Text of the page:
‘Very Much alive’ by Paul Jameson


How a terminal illness inspired a life of adventure, meaning and purpose.

When we hear about people faced with a terminal diagnosis, many of us may ask ourselves ‘what would I do’, ‘how would I react’?  In this moving, uplifting and inspiring book, Paul Jameson gives his truly action packed, honest and very personal reply. 

Diagnosed with Motor Neurone Disease (MND), a life-changing and life-limiting condition, Paul has chosen to embrace the time he has left and to live life to the full.  In the process, he learned a lot about himself, about how society views death and dying, and how it might be possible to make positive changes through action and entrepreneurship.  In ‘Very Much Alive’ Paul shares this knowledge and takes us to some of ‘the surprising and wonderful places’ that his MND has taken him.  His ‘can do’, ‘just get on with it’ personality radiates from every chapter.

In the 5 years since Paul, now 62, was diagnosed, he has endeavoured to make every day count.  To pack in as many experiences as possible and to savour, and learn from, each and every one of them, good or bad.  He also reflects that, ‘Over the last five years, I’ve reached a state of contentment, inner peace and happiness that I’ve never had before’.   He adds, ‘I think we as a society have got it badly wrong about death…approached in the right way, the knowledge that our time here is limited can be the most life-enhancing thing there is’. 

As well as fulfilling his emotional and physical bucket list, Paul has raised over £200,000 for the MND Association – an achievement recognised when he was awarded a British Empire Medal by the Queen in 2020.  A serial entrepreneur and successful businessman, Paul also wanted to put his extensive experience to good use.

‘After my diagnosis, I started to think more about how I wanted to be remembered and the legacy I wanted to leave for my family’, Paul tells us.  This included messages to his children and making sure everything was in good shape on a practical level, and also recording details of his funeral arrangements.  He wanted to be able to talk openly to them about it, without fear or discomfort.  ‘I really believed that this approach would help my family grieve and become the final part of my legacy.’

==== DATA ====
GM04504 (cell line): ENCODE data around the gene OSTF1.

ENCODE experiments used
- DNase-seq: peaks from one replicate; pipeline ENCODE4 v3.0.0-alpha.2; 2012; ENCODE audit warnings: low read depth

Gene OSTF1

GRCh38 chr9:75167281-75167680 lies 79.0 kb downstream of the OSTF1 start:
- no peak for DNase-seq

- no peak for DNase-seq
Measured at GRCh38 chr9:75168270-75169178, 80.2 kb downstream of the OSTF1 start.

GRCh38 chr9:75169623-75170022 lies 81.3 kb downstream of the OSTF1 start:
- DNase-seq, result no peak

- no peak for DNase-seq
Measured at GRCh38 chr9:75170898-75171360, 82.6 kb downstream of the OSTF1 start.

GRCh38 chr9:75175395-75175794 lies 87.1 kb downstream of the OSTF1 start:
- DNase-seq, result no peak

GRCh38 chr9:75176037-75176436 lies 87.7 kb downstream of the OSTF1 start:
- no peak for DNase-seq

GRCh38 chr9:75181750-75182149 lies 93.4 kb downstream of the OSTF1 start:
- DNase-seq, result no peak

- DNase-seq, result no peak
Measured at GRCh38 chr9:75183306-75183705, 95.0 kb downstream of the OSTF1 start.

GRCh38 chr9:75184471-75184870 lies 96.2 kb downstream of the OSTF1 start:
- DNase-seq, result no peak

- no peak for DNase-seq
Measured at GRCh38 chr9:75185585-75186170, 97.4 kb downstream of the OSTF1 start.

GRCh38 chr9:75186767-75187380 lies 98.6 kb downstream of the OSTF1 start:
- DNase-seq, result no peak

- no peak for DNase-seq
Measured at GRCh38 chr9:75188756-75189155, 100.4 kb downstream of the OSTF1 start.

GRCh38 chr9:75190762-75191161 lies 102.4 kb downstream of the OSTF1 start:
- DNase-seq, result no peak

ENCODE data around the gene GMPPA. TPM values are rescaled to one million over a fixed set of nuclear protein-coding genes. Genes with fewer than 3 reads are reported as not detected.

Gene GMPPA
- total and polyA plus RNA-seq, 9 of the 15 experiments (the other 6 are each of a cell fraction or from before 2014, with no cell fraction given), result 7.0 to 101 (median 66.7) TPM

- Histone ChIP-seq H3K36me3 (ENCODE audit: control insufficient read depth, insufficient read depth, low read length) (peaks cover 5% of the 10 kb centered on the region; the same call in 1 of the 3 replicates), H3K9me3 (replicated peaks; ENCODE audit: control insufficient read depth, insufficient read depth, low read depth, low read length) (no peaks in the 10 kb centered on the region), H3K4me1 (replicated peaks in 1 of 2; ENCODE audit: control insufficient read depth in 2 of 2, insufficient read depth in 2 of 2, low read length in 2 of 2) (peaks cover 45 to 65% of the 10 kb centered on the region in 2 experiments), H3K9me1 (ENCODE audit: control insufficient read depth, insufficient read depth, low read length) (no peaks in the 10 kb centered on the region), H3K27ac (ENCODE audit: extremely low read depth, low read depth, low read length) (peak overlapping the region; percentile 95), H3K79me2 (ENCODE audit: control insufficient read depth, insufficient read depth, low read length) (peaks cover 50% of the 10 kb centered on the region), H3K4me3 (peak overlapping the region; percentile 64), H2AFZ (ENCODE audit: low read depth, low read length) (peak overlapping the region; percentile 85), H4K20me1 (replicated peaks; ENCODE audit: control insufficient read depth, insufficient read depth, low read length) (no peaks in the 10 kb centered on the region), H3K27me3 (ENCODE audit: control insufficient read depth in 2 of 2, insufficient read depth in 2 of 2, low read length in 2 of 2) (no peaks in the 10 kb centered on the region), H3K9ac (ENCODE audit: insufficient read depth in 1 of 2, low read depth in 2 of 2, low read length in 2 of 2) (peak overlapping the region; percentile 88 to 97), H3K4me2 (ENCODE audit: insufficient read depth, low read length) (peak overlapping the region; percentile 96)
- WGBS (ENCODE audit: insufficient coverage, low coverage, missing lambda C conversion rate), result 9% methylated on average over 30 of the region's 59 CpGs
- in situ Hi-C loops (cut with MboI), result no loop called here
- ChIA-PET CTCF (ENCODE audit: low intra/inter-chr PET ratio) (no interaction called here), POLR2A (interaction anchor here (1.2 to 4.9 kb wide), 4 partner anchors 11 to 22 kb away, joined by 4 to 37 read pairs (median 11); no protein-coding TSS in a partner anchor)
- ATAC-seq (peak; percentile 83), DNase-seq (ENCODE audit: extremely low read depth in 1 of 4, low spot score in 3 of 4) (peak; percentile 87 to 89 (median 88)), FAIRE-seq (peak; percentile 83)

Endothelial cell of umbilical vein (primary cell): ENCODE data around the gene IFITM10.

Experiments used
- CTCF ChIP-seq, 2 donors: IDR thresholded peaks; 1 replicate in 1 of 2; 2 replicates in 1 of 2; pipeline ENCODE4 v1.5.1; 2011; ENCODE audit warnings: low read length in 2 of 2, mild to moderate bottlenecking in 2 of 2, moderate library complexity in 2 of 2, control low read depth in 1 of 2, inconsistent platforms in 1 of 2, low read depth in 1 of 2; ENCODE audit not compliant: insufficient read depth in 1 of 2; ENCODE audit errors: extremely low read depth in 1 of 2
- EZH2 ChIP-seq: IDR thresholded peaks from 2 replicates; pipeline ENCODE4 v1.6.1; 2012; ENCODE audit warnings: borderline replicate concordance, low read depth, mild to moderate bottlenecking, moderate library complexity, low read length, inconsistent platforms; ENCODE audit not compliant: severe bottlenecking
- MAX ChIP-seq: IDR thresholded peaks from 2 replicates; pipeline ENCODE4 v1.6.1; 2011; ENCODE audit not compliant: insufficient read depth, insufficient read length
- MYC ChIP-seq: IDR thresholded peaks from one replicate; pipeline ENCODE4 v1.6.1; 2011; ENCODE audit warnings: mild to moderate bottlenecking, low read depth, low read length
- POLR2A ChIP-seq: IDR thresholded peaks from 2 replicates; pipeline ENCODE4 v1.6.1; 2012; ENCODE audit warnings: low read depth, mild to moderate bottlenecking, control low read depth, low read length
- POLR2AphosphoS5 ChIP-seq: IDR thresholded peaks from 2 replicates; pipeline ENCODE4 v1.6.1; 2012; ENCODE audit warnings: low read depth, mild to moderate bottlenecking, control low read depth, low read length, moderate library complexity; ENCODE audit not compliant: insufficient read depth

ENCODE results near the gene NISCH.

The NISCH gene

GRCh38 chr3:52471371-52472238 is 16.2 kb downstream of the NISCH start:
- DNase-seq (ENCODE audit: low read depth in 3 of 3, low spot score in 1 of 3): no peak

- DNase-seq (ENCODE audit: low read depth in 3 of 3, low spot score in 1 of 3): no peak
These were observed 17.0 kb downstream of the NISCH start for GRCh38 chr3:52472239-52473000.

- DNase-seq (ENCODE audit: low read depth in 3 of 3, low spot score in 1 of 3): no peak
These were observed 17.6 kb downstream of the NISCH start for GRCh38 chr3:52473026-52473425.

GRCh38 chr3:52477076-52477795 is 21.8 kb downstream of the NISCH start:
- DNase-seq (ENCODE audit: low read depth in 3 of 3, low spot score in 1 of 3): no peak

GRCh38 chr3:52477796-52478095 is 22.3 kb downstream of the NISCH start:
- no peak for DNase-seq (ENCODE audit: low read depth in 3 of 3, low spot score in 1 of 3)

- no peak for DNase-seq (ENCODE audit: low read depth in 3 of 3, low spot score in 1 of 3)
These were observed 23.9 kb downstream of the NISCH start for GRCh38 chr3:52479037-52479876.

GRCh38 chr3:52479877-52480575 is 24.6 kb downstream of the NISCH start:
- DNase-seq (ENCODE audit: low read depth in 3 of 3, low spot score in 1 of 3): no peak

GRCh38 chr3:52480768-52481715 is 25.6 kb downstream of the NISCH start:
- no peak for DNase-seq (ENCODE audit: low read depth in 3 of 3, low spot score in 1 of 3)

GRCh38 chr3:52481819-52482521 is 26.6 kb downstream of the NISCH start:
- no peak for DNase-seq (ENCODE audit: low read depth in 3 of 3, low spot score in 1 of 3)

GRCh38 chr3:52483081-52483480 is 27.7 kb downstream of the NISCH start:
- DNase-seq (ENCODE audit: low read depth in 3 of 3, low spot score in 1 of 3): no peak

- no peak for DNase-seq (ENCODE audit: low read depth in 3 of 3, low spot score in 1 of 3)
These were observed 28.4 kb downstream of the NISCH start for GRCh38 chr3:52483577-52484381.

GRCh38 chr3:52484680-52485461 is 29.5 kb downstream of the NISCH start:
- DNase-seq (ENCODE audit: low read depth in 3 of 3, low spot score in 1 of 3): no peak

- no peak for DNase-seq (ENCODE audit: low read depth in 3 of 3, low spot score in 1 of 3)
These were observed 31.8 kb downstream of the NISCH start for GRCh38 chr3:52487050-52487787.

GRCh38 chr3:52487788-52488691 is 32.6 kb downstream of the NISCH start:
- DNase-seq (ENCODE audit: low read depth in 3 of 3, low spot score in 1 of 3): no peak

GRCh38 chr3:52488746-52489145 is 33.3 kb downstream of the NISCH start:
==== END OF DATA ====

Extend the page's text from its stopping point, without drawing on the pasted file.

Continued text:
Finding nothing online, Paul decided to create something that could be of genuine benefit to society by helping people to deal with the hardest inevitability of all.  So he set up Aura Life, an online platform which aims to provide a better end of life experience for people, whilst trying to remove the fear of dying by opening up the conversaton around death.

And what of his funeral wishes?  True to form, Paul wants his funeral to reflect his life and personality.  He says, ‘I wanted to let people know that I’d had a wonderful and happy life and felt that should be celebrated.  I wanted my ending to be different – whacky, fun-filled, humorous, nothing serious and followed by a heck of a party.’

Paul told whiteballoon that the main reason he wrote the book is that he always regretted not really knowing his father, who died when Paul was 14.  He reflects, that he wished he’d known ‘the real him, what made him tick, strengths/weaknesses, beliefs and philosophies’.  The book, he feels, is a way of ensuring ‘that future generations will always have a reminder of the real me – a lasting legacy’.  Paul’s legacy will be not only this wonderfully positive and uplifting book, but also Aura Life, and the very real difference that the money that he has raised will make to the lives of others living with MND.

All profits from the sale of this life-affirming book go to the MND Association, which funds research, improves care and provides support for people with MND, their families and carers.

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